Hong Kong

Trip Start Feb 18, 2011
Trip End Feb 17, 2012

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Where I stayed
Canadian Guesthouse
What I did
Dialogue in the dark
Chinese tea appreciation class
Chinese cake making class

Flag of China  ,
Thursday, June 23, 2011

After making sure that the internet is not going to be censored (Chinese influence) and booking a guesthouse in Kowloon we felt ready to visit Hong Kong.

A little overwhelmed by the huge amount of skyscrapers and combination of the hot and moist air, we made our way to our accommodation, located in the - what we later found out - quite infamous Chung King Mansion – Building.

I read some articles where it was referred to as "drug hole" and “fire trap”. The bad reputation of the building surely contributes to the unusual low prices of accommodation.

Although we might have thought twice about booking there if I had read that earlier, we actually didn't have any problem whatsoever with our stay at the mansion.

Our room was surprisingly small. Only an estimated 4-5 square meter including the bed and the bathroom! After unpacking our backpacks, there was no space left to walk inside the room.

But the cleanliness of the room and the convenient location of the mansion made it a really good place to stay for us.

Hong Kong was very interesting for us. Sayo was always trying to understand the Chinese characters (a lot of the characters are also used in the Japanese language, but only the simple ones share the same meaning).

Most of the time we escaped from the boiling heat and humidity of the day by hopping from air-conditioned mall to mall in the concrete jungle of the city, but in the pleasantly warm evenings we enjoyed going down to Temple street’s night market, taking the cable-car to Victoria Peak or just walking around in the lights of the metropolis. (Don’t go to the Peak on weekends… We waited more than one hour only to purchase the tickets, after which you have to start waiting to actually using it – but definitely an impressive view at night over the lit-up skyscrapers!)

Sayo also organized a meet-up with Bowie, a young Hongkongese couchsurfer woman. We met her on our very first day in Hong Kong and she showed us around the Island by the famous Double-decker tram. She also invited us to her friend’s little home-cooking-show, to prepare a popular Japanese/Austrian dish.

This little cooking show later turned out to be a semi-professional recording including a crew of two light-technicians, a camera man and an editor who are currently generating content for a new iphone-app.

Knowing nothing about that, we arrived sweaty and in our backpacker-cloths to cook “Omu-rice” (Egg-omelet filled with vegetable-rice and ketchup).

After overcoming the shock, we really produced two servings of Omrice in front of the camera (as cooking that dish is not really a two-person task, I was mainly standing around trying to look normal – what probably just caused the exact opposite ;).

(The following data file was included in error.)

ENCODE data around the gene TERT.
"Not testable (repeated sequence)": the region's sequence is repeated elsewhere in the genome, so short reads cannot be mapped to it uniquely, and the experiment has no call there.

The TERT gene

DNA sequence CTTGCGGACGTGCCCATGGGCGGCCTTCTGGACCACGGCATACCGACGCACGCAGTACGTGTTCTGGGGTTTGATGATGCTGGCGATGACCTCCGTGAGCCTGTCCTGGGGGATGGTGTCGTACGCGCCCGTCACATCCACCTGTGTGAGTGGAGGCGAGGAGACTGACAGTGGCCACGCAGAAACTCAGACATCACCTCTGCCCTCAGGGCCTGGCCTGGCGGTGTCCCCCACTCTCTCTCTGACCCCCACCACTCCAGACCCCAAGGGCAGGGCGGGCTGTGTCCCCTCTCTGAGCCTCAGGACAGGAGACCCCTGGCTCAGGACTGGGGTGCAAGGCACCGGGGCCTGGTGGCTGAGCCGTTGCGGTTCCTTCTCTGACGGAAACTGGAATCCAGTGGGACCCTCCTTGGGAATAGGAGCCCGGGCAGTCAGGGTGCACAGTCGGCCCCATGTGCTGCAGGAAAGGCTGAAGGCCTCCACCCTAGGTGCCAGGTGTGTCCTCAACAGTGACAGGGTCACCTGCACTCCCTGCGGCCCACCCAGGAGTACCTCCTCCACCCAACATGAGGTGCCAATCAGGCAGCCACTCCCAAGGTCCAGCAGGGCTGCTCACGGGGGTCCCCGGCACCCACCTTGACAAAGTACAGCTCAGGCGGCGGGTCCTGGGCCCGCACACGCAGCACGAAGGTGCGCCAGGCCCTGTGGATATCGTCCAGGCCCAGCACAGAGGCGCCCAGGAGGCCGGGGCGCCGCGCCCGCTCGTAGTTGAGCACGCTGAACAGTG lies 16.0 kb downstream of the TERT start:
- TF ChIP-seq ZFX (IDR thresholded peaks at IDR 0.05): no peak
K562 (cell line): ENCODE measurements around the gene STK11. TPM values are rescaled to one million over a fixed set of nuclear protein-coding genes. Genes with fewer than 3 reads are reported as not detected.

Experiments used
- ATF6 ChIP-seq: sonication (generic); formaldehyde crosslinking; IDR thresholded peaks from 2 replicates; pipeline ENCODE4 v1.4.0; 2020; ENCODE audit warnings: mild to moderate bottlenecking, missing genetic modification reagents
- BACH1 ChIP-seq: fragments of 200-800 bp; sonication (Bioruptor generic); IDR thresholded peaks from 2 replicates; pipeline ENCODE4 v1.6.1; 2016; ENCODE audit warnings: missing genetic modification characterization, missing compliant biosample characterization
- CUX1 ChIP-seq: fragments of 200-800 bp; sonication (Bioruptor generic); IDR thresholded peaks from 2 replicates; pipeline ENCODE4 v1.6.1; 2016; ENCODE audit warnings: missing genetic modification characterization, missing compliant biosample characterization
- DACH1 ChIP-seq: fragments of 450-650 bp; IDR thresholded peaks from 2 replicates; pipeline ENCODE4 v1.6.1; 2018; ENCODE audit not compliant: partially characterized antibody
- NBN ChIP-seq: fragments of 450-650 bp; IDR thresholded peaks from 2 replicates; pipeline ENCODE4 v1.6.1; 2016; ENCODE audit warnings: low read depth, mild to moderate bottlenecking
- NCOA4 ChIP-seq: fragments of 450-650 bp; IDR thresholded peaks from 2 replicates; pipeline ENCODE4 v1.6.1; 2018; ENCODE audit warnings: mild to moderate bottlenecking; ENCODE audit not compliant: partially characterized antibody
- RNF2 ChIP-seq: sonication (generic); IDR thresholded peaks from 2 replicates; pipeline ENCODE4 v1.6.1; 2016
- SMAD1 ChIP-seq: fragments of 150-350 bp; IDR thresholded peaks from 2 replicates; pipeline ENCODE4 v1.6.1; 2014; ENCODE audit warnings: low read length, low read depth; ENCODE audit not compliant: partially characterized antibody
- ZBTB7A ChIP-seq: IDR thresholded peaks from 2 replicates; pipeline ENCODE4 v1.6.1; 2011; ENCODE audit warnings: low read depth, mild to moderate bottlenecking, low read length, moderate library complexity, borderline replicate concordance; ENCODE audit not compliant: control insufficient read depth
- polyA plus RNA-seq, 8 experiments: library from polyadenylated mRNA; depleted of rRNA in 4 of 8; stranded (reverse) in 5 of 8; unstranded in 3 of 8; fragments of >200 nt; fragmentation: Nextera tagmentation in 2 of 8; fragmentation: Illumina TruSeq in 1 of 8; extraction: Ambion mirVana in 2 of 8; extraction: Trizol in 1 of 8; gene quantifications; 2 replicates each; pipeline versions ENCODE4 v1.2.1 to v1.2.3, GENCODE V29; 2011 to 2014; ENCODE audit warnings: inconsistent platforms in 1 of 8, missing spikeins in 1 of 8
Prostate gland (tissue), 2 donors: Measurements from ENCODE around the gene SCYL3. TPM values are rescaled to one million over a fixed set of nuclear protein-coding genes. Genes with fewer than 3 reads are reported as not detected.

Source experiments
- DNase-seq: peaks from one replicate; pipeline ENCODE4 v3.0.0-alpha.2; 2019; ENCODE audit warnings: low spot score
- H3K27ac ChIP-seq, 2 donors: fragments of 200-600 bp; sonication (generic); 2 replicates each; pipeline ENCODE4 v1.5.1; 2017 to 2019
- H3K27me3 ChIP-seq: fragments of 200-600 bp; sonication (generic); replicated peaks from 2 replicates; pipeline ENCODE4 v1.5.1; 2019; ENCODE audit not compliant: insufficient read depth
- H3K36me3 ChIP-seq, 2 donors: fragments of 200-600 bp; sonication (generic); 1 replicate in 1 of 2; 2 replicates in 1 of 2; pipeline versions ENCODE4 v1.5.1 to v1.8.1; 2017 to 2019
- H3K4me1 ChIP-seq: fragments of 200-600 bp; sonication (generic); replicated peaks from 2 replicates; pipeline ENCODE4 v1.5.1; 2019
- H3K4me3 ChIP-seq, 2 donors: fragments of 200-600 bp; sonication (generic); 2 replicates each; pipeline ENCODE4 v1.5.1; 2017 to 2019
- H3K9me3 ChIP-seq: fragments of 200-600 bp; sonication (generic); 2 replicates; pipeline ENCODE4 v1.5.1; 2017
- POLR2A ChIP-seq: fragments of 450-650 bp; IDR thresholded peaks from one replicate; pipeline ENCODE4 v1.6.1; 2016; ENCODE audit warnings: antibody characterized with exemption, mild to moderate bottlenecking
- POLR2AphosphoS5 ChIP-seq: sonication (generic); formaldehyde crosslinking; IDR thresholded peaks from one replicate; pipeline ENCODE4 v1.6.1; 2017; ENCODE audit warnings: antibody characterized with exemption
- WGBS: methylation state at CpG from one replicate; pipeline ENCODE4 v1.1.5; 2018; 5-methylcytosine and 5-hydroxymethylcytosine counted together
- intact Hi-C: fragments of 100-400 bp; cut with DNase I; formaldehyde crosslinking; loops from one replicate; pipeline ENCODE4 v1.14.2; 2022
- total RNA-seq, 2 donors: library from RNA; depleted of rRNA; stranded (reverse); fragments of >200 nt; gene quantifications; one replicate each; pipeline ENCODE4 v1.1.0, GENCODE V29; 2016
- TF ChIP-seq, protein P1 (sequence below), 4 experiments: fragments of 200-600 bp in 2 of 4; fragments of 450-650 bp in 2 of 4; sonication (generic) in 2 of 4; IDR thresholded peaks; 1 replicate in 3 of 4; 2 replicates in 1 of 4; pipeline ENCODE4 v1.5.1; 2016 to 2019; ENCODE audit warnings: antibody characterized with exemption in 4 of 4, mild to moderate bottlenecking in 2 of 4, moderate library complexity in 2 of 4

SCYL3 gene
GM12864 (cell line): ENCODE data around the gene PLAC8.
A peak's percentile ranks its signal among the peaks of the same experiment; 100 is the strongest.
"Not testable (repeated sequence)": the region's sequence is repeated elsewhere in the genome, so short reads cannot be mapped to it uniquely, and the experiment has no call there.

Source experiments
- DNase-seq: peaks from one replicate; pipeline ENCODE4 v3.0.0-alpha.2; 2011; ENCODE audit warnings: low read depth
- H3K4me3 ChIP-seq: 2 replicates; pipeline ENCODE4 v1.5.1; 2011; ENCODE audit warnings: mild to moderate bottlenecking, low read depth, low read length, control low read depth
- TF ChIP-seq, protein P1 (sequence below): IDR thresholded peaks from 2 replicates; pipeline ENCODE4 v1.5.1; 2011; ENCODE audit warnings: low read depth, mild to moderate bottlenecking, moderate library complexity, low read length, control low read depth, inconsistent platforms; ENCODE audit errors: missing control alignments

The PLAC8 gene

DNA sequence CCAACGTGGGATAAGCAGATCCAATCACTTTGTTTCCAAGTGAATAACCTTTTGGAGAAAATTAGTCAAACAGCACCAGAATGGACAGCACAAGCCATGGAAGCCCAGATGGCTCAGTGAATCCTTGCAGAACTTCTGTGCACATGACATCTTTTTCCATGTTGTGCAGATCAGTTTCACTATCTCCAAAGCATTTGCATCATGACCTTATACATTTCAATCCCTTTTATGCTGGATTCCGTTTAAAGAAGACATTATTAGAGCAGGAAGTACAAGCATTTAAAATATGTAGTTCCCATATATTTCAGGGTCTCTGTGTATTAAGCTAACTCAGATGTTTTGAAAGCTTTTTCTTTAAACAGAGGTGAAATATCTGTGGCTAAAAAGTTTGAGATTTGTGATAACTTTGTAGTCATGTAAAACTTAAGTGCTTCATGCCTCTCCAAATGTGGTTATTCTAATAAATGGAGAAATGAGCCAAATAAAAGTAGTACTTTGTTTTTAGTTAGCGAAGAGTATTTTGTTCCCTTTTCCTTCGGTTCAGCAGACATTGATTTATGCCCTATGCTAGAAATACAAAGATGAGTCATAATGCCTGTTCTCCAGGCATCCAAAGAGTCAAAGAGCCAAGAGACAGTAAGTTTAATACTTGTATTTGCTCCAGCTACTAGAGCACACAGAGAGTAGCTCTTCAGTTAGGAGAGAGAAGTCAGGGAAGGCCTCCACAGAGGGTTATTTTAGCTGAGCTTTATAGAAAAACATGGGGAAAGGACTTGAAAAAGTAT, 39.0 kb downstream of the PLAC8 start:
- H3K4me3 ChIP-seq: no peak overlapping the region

Nevertheless, we ended up having quite some fun that evening.

Another experience worth mentioning was the “Dialogue in the dark”. (www.dialogue-in-the-dark.hk)

The website explains it like that:

“Living in today’s world, being exposed to an environment of complete darkness is a rarity.
Come experience the Dialogue in the Dark exhibition, a 75-minute journey through the dark.
Explore five different exciting environments with sounds, smells, temperatures and textures, discover Hong Kong like never before.”

In the beginning we each were given a white cane (the stick that is used to find your way) and sent into a dark room. After the door closed, it was completely dark – which means PITCH BLACK.

We were then welcomed by a Cecilia`s voice, which led us through the whole experience. She knew the rooms, obstacles and even the location of everyone of the group at all times – I could hear her rushing around the group to keep everyone on track, so that I actually suspected her to be wearing a night-vision device of some kind ;).

As it turned out Cecilia was totally blind since many years and everything was just the result of her skill to use her other senses. Very impressive.
Especially after realizing how lost we are without our eyes in daily situations like getting on the ferry or choosing items in the supermarket.
Many different feelings came up, from being helplessly lost and scared, exhausted from trying to see something, to totally enjoying the sounds, fragrances and textures without any visual distractions.

In between these things, we attended a “Chinese cake making class”, a “Tea appreciation class”, found the without doubt best COCO-MANGO–Shake ever produced (look for a tiny streetshop called “Coco-master” near Templestreet), got offered to buy a fake Rolex and consumed lots of Dim Sum =)

After spending one week in the city itself, we wished we had some more time to see the surroundings of HK… but the show (trip) must go on.
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